NEW ORLEANS (AP) — A stubborn fire that blanketed part of the city in smoke and forced the closure of historic Canal Street is not believed to be the result of arson, the city's fire chief said Wednesday.
The blaze broke out in a largely empty four-story building and spread to an adjacent building. Flames were no longer visible and smoke had greatly diminished by daybreak, but firefighters kept steady streams of water pouring onto the structures from ladder trucks and from the street. The fire was declared under control shortly before noon.
McConnell said his department was not yet ready to release a report on the suspected cause but arson was not suspected. Some lanes of Canal Street, which is located between the city's central business district and the French Quarter, re-opened Wednesday evening and McConnell said streetcar traffic was resuming.
But the stability of the structure was being investigated and the damage could result in some minor changes in the route of Mardi Gras season parades that will roll down the famous boulevard over a 12-day period beginning Friday.
"That sidewalk, that area of the street will be closed through Mardi Gras," McConnell said.
The top three floors of the building were empty. Ground-floor businesses, including a cellphone repair shop and a beauty supply store, were closed when the fire was reported about 3:20 a.m., and only one person was in the building at the time, McConnell said. The businesses were heavily damaged and unlikely to reopen anytime soon, he said.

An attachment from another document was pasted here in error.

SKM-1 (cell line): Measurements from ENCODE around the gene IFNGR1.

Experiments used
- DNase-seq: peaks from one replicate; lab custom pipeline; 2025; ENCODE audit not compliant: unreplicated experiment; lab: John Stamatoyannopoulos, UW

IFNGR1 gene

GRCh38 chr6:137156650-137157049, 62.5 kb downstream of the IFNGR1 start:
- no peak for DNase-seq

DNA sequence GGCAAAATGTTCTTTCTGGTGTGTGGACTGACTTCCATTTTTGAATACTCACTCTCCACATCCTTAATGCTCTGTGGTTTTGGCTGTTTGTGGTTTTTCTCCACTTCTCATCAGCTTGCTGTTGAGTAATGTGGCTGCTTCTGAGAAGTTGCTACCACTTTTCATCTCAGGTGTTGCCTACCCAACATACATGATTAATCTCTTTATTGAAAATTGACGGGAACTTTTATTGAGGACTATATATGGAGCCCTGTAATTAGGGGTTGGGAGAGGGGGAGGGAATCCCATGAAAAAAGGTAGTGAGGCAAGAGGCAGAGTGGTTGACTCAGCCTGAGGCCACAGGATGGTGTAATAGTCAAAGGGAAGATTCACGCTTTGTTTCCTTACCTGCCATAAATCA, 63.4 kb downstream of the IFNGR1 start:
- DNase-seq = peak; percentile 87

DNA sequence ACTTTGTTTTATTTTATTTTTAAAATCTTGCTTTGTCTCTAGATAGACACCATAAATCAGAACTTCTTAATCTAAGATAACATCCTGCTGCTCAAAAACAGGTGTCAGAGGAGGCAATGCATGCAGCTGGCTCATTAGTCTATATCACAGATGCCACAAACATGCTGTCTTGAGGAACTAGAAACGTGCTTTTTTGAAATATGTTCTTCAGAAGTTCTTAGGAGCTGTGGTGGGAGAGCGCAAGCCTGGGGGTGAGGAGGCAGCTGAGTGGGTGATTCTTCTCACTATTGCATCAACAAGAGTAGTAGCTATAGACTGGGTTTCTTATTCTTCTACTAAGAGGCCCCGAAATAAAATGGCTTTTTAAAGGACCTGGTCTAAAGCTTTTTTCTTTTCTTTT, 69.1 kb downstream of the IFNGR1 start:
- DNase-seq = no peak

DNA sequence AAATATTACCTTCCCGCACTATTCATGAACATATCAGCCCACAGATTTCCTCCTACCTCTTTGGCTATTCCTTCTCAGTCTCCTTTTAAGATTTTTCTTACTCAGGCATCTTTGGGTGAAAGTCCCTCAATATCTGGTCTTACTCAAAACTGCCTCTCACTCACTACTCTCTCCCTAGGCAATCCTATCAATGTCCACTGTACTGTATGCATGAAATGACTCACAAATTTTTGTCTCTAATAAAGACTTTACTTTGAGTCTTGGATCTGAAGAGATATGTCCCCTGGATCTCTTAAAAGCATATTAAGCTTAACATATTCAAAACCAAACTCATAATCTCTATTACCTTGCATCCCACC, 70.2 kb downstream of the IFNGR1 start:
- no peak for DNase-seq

No injuries were reported, and no evacuations were ordered. But some nervous residents of an apartment building around the corner decided to get out amid acrid smoke and temperatures in the 40s.
Resident Michael Mallin said fire alarms in the apartment building went off about 3:30 a.m.
"They told us it was safe to stay," neighbor Kate Otto said. "We decided we needed to get out."
The scene is around the corner from the tony Roosevelt Hotel. It also is near upscale apartment buildings and the Orpheum and the Saenger, ornate early 20th century theaters that were restored to their earlier grandeur after Hurricane Katrina.
But the fire site itself was a largely unused building on a rundown block. "This is a stretch of Canal Street that has not yet seen the level of revitalization of the rest of Canal Street," said Kurt Weigel, president of the Downtown Development District.
The cause of the fire was under investigation.
Associated Press Writer Bill Fuller contributed to this report.